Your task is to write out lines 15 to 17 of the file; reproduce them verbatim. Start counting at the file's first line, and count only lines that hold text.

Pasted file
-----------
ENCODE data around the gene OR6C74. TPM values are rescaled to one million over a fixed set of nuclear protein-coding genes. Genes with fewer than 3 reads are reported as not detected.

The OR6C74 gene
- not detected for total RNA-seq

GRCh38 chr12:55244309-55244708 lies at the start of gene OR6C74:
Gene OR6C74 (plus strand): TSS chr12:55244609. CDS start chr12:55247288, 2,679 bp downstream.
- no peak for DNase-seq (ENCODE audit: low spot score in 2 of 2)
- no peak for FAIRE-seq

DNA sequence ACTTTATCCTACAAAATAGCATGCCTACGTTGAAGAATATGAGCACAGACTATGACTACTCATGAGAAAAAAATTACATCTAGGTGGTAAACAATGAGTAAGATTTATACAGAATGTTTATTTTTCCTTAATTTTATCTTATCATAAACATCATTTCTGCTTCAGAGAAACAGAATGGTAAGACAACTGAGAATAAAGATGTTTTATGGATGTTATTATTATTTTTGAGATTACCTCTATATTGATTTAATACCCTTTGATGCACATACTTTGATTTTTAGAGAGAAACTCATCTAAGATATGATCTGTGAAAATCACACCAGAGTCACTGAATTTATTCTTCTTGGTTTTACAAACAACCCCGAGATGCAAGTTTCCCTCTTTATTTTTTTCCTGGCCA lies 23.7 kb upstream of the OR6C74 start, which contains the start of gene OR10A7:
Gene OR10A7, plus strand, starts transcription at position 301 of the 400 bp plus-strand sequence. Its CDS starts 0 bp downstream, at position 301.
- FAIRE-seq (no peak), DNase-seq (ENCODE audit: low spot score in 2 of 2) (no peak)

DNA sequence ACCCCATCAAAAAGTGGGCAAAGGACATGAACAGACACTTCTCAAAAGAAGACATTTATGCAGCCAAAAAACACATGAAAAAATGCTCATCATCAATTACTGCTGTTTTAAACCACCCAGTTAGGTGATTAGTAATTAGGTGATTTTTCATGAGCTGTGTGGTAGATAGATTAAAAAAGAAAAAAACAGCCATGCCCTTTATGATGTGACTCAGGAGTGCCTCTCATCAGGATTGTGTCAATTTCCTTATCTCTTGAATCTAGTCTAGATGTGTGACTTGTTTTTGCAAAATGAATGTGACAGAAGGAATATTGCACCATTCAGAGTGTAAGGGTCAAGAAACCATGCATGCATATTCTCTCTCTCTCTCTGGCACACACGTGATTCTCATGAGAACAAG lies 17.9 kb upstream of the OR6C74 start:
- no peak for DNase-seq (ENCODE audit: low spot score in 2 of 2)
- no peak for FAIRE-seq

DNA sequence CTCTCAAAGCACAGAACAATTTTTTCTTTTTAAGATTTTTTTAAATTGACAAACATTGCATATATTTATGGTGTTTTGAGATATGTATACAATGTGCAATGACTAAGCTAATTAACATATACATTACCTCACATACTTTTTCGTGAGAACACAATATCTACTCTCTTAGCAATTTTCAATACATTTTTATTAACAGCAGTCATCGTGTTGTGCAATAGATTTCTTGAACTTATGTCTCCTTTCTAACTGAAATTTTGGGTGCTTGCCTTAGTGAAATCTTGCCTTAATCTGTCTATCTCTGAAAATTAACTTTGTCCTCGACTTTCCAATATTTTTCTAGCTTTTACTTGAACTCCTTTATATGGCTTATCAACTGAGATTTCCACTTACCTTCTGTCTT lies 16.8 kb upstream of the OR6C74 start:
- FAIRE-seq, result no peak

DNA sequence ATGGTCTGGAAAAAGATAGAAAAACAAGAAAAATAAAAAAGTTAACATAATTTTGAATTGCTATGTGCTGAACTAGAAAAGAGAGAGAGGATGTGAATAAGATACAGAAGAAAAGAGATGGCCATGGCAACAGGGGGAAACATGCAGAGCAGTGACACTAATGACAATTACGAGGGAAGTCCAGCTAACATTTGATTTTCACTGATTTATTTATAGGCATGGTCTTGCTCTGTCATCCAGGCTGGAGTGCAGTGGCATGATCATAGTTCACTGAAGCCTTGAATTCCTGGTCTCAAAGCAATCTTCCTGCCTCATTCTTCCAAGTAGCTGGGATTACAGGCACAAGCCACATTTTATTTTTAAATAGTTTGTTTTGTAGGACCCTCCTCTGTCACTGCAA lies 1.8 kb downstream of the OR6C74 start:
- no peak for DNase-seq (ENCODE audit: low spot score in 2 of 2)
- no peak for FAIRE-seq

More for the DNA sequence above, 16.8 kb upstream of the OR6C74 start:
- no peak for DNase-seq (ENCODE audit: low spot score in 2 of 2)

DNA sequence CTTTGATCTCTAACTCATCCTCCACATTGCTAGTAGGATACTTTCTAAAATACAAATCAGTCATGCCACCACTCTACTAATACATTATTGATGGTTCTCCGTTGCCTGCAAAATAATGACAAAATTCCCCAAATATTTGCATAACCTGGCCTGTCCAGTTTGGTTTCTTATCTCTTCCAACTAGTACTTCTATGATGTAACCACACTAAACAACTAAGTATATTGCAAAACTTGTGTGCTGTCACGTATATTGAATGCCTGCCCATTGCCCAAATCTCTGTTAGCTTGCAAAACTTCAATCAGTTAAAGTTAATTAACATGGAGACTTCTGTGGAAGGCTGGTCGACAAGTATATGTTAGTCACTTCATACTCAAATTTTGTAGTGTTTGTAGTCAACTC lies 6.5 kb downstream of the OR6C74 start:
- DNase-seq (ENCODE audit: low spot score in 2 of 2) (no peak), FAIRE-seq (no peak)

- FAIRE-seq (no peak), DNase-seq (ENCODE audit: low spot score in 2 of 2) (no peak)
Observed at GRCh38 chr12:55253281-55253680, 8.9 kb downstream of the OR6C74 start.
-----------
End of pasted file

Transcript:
- FAIRE-seq, result no peak

DNA sequence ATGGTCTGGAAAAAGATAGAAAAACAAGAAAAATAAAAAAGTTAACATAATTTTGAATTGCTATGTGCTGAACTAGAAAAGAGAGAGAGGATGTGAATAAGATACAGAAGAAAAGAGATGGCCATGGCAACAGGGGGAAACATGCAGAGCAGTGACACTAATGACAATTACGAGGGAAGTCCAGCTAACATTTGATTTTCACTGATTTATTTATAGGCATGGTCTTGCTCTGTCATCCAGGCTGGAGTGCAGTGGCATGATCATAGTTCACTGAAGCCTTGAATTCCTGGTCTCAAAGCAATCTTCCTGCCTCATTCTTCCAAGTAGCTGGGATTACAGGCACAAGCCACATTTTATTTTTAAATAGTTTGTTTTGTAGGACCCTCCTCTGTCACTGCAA lies 1.8 kb downstream of the OR6C74 start:
- no peak for DNase-seq (ENCODE audit: low spot score in 2 of 2)